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Humble Coffee, Italian meatballs and 50 flavors of fries 

Side Dish

Humble chai

The coffee kiosk at 2103 Templeton Gap Road has taken many identities over the years, including the Daily Grind and Xpresso Yourself Coffee Shop. Recently, it's become Humble Coffee (humblecoffee.net) under new owner Zach Hoerth.

After extensive taste-testing, Hoerth and Co. chose as its roaster Denver-based Coda Coffee, Roast magazine's 2014 Macro Roaster of the Year. Humble uses local Royal Crest Dairy (with almond, coconut, soy and hemp milk subs available) to churn out drinks like the Wildflower, a honey-vanilla chai latte with hemp milk; the baristas use a Laranzato espresso machine (with a classic Cimbali also on the way).

"Any drive-thru can fill the role of convenience," says Hoerth. "But they may not hit the mark on providing a high-end cup of coffee. We're not trying to be arrogant or pretentious, but to have a commitment to quality and customer service."

Meatballs and muffins

In the fickle 3 E. Bijou St. storefront, most recently Orchard Ovens, Bella's Bakery & Bistro (bellasbakeryandbistro.com) opened three weeks ago. It's also participating in the Acacia Park Sunday farmers market.

By way of introduction, owner Katherine Schmidt — who tithes 10 percent of profits to Church for All Nations' Open Arms Food Bank — says, "I'm all Italian." She grew up in her family's New York pizzeria and deli, and at age 10, wrote the menu for her dream eatery (essentially what Bella's has become).

Fulfilling the bistro side of the biz, Schmidt's beef meatballs highlight, either in a marinara or cranberry-citrus-chipotle format. They're served solo, in trios or in sandwiches, joining a small menu that includes a salad, soup of the day, and cold-cut sandwiches. For sweets, Schmidt bakes a wide array, including cupcakes, muffins, cannoli and breads, plus specials like cherry turnovers or gluten-free goodies like Snickerdoodles.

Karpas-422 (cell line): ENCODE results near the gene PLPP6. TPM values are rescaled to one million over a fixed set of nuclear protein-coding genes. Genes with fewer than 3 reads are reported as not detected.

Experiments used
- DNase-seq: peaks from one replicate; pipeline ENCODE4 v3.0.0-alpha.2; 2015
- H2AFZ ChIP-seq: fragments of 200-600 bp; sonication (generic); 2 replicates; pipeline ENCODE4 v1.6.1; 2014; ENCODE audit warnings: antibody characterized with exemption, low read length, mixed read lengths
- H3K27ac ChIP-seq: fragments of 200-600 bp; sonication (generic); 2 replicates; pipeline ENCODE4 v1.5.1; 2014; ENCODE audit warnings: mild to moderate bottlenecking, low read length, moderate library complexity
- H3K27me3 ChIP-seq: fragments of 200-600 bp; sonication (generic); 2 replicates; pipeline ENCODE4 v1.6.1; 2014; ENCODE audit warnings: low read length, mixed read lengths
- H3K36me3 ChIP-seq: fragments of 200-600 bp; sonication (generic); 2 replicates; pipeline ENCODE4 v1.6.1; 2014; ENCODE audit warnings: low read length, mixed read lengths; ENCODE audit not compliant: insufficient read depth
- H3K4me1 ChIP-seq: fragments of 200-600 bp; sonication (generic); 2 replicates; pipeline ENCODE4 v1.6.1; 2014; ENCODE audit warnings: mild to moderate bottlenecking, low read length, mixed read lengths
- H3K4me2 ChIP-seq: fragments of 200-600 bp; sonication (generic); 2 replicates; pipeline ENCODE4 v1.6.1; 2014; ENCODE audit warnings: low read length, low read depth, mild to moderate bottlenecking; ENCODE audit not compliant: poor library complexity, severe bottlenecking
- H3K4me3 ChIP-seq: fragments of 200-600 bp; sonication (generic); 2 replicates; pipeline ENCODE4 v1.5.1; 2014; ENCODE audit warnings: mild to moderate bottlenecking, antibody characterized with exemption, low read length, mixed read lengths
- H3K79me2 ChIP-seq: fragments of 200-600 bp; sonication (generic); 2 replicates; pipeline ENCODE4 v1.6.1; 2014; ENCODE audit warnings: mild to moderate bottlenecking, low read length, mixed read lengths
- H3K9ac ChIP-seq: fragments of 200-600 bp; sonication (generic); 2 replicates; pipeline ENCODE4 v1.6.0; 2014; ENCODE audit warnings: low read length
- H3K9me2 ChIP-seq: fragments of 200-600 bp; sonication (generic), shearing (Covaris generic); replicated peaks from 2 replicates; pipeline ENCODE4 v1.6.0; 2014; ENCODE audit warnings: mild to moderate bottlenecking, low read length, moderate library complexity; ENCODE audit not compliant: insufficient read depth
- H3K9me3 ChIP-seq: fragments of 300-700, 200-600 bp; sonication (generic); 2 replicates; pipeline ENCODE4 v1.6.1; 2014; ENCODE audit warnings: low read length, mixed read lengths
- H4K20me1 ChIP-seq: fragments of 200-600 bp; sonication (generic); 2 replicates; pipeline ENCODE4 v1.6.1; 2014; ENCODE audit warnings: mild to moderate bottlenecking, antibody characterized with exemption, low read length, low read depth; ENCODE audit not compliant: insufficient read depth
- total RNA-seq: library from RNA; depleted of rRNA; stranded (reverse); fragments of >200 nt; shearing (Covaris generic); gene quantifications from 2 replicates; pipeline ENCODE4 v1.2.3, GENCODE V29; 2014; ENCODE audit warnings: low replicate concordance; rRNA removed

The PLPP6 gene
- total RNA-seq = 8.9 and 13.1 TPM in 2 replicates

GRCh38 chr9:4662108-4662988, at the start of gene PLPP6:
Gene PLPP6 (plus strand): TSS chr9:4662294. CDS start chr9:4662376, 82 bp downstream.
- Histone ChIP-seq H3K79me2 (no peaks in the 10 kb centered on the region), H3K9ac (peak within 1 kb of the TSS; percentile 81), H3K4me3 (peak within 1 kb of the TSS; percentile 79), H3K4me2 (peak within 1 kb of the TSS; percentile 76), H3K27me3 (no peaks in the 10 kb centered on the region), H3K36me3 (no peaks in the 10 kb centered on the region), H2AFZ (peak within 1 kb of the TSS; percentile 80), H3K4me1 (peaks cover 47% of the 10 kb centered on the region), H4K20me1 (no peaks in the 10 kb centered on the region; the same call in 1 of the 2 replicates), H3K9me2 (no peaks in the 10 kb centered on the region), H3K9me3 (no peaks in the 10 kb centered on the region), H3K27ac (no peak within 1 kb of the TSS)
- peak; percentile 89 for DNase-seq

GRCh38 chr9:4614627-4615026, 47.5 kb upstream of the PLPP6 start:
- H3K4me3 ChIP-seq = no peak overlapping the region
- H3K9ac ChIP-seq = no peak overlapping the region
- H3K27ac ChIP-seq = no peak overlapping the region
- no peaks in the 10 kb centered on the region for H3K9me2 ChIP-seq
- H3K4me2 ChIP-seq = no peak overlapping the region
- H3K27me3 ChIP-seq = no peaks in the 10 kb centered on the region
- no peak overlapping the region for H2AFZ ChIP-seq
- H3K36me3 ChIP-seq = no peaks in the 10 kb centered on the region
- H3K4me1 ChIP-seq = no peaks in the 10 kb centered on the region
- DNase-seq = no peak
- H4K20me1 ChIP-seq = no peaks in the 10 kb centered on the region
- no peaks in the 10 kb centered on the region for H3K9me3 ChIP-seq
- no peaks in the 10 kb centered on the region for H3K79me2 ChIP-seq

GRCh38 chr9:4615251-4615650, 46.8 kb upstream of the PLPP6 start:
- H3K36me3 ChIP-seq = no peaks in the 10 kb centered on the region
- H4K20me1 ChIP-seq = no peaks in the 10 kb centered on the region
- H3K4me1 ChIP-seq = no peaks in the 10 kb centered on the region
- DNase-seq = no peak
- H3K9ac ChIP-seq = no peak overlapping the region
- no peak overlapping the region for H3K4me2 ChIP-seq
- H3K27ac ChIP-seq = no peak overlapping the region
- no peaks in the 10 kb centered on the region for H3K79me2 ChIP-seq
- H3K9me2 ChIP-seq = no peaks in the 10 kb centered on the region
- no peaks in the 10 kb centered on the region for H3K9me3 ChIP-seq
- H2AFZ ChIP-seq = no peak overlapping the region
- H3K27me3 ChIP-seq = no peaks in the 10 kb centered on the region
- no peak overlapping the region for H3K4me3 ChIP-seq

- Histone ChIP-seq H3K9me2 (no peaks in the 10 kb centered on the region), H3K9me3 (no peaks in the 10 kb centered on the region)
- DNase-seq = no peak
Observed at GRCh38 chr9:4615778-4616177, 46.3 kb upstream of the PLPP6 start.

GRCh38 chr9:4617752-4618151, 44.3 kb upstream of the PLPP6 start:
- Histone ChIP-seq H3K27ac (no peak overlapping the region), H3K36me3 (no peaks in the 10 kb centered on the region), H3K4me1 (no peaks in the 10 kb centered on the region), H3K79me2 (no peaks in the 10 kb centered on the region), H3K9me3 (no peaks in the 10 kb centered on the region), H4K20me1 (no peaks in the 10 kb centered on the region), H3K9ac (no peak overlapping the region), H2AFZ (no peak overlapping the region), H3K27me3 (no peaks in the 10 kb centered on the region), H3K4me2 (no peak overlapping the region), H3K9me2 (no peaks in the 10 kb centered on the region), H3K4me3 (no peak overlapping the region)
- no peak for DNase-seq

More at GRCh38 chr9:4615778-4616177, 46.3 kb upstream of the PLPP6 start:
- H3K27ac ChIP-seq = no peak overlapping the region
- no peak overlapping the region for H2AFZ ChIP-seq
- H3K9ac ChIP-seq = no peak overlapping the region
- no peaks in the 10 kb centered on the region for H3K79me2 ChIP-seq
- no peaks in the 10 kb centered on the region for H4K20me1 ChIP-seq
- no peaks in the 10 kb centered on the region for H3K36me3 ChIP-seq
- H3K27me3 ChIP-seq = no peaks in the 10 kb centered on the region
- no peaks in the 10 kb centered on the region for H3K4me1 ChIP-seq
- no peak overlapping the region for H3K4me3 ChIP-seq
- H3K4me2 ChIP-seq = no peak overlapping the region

Franchise fries

French Fry Heaven (frenchfryheaven.com) launched in 2011 in Florida, but has already grown to around 60 locations nationwide, including one at 107 N. Tejon St., as of Aug. 1. It will dish more than 50 flavor combinations of fries (there be no burgers here — just spuds), sporting condiments like (corporate-kitchen-made) ketchup and barbecue sauce plus truffle salt and more unusual toppings like those seen on the ChaCha: cinnamon, sugar and hot chili sauce.

Local GM Sarah Sasamoto says FFH "has a proven track record of giving back to the communities," with a charitable contribution actually forced by the franchisee contract. Here, owners George and Victoria Stone, who're also opening a Breckenridge location, plan to support Children's Hospital Colorado, and will require employees to put in at least five hours of community service monthly.

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